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Issue 43, 2013
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Capsule-free fluid delivery and beam-induced electrodeposition in a scanning electron microscope

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Abstract

Gold coated borosilicate nanocapillaries are used to locally deliver aqueous, electrolytic CuSO4 solution into the low vacuum chamber of an environmental scanning electron microscope (ESEM). Capillary flow of the liquid is induced by bringing a nanocapillary into contact with a substrate. A microscopic droplet is stabilized by controlling the droplet evaporation rate with the substrate temperature and the pressure of H2O vapor injected into the vacuum chamber. An electron beam is admitted to the droplet through a pressure limiting aperture. Electrochemical reduction of aqueous Cu2+ to solid, high purity, deposited Cu is achieved by biasing the nanocapillary and supplying current by the beam which acts as a virtual cathode and enables electrodeposition on both conductive and insulating substrates. Delivery of liquids into vacuum enables localized, capsule-free beam induced electrochemistry, opening new pathways for direct-write nano and micro-lithography via beam induced electrodeposition.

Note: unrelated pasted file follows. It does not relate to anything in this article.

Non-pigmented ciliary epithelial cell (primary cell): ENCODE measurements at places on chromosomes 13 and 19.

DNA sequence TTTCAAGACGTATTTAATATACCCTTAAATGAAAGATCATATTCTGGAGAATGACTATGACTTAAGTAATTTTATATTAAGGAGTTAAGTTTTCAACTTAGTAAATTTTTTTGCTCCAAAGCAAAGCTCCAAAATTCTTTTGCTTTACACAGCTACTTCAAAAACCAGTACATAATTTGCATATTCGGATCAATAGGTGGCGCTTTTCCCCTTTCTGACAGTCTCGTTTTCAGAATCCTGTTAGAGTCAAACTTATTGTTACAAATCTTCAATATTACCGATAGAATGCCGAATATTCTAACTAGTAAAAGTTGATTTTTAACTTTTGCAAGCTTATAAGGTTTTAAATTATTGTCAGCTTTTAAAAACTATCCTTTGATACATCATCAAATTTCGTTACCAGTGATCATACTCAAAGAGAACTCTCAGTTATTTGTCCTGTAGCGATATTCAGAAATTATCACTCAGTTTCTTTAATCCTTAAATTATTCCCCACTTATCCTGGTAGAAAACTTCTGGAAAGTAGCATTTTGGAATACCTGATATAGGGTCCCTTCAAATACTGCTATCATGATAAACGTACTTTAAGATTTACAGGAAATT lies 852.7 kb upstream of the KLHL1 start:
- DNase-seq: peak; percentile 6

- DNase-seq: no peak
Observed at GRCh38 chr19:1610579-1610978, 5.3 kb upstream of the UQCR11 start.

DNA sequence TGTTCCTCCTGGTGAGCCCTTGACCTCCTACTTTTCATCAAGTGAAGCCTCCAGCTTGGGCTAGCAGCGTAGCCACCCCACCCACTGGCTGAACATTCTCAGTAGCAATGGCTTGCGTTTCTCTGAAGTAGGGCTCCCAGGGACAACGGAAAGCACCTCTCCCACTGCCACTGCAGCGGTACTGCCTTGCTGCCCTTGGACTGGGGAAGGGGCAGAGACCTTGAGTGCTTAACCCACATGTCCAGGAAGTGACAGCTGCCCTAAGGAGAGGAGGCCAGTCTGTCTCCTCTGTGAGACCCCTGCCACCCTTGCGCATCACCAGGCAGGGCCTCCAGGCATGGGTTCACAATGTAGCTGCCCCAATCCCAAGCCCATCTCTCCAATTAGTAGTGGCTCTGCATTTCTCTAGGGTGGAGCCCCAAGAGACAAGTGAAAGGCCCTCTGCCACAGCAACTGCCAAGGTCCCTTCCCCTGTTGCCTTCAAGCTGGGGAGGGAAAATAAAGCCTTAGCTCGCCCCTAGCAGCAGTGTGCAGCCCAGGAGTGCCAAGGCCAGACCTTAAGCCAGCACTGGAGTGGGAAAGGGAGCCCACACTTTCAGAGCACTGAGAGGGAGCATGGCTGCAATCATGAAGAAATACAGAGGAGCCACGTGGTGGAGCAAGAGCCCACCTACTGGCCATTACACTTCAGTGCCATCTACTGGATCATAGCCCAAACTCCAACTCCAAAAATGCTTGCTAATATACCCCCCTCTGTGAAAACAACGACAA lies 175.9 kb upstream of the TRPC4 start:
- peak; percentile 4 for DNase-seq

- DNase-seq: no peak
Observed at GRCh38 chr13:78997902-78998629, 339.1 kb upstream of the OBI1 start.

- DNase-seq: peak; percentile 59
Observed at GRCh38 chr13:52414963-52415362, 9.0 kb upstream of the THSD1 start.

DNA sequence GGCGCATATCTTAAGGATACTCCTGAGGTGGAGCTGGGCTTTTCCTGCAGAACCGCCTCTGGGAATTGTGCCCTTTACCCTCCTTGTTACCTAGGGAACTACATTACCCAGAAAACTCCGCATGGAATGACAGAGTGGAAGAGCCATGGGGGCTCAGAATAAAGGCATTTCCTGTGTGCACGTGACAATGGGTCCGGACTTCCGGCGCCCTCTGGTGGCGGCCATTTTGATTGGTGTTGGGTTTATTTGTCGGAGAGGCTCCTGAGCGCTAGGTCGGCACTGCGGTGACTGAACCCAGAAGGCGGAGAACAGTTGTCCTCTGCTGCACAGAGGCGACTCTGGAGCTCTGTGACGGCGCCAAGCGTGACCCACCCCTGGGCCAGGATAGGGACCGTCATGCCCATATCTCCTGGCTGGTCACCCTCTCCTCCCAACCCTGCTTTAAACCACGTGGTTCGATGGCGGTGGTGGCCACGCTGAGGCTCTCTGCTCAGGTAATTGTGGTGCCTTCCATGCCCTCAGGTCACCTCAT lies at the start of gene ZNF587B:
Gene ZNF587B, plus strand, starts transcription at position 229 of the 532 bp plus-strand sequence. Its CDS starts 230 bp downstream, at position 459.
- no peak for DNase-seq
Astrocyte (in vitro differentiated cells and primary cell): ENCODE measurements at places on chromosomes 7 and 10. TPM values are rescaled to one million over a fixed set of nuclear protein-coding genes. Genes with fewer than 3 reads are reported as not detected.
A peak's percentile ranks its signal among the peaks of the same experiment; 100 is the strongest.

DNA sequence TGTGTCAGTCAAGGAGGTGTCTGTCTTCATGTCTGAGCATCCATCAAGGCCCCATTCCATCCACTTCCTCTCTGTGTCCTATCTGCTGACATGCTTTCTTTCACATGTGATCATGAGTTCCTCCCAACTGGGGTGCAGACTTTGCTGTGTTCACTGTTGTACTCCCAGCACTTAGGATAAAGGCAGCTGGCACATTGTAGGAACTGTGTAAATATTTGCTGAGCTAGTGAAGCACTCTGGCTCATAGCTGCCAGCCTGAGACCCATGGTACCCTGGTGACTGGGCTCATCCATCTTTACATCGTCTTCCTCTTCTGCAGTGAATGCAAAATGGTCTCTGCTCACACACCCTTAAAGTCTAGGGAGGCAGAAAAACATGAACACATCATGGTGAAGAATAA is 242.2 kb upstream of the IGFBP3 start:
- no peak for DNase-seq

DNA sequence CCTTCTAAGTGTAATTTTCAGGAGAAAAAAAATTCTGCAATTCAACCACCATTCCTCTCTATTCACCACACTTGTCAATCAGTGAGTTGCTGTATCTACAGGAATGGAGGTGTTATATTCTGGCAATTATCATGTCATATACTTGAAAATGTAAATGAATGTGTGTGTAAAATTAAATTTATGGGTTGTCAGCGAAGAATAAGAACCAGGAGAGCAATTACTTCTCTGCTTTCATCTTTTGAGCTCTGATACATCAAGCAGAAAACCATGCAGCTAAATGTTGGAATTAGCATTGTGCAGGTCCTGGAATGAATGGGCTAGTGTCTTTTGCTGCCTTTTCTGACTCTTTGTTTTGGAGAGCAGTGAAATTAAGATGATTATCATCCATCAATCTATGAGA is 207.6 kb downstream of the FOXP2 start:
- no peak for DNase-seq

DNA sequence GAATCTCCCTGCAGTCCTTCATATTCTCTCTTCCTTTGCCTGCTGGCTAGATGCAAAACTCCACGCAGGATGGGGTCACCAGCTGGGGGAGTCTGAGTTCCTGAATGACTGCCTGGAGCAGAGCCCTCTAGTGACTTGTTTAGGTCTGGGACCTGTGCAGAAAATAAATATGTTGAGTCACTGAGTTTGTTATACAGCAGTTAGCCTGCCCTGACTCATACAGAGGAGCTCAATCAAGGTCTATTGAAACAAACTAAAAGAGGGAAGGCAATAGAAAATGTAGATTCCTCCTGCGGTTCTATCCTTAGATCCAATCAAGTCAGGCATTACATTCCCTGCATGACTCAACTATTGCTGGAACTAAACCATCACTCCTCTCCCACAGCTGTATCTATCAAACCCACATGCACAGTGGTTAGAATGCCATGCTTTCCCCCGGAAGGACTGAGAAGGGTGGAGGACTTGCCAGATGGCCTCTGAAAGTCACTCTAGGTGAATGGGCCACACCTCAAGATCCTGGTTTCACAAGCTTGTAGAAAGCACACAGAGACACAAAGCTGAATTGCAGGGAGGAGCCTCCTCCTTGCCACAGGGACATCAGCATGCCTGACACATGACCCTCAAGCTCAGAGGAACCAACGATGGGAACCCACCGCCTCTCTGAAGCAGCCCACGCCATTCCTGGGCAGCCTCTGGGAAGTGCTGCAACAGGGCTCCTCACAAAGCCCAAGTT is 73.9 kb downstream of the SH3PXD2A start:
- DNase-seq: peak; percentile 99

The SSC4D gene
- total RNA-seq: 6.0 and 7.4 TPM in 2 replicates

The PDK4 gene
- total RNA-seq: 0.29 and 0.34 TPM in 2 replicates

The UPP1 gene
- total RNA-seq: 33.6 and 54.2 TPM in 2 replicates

Graphical abstract: Capsule-free fluid delivery and beam-induced electrodeposition in a scanning electron microscope

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Publication details

The article was received on 07 Jun 2013, accepted on 12 Aug 2013 and first published on 14 Aug 2013


Article type: Paper
DOI: 10.1039/C3RA42840K
Citation: RSC Adv., 2013,3, 20016-20023
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    Capsule-free fluid delivery and beam-induced electrodeposition in a scanning electron microscope

    S. J. Randolph, A. Botman and M. Toth, RSC Adv., 2013, 3, 20016
    DOI: 10.1039/C3RA42840K

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